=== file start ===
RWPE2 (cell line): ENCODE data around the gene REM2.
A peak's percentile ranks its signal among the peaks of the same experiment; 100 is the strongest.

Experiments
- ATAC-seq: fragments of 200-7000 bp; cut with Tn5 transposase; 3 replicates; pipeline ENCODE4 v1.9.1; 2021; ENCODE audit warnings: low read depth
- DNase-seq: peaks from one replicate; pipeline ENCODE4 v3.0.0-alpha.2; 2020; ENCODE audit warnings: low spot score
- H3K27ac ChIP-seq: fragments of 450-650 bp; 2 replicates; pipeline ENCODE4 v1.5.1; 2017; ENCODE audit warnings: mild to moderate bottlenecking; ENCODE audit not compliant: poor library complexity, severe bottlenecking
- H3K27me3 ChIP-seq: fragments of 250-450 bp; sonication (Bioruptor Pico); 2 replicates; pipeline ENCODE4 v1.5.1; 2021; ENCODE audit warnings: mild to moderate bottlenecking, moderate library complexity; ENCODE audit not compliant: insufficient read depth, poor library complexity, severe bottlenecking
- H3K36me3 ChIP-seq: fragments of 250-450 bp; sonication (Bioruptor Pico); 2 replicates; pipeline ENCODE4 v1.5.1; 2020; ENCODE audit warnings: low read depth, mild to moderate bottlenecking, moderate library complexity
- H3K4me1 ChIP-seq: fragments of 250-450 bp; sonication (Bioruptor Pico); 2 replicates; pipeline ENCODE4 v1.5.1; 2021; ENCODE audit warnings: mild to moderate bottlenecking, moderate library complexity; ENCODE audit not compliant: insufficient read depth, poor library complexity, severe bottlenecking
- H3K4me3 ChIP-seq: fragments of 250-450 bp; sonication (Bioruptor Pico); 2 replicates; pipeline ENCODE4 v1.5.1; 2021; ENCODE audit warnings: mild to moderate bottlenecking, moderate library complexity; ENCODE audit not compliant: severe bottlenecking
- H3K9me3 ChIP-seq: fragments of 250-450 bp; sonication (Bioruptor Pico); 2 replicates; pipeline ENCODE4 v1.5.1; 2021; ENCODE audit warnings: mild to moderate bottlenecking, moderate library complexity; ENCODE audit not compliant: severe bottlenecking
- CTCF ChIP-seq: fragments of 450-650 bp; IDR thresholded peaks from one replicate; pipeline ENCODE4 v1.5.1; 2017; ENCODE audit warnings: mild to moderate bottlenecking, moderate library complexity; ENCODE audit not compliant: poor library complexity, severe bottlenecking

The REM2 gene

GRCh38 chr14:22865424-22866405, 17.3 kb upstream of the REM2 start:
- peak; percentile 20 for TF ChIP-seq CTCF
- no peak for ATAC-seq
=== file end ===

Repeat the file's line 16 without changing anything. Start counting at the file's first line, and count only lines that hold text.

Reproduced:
- no peak for ATAC-seq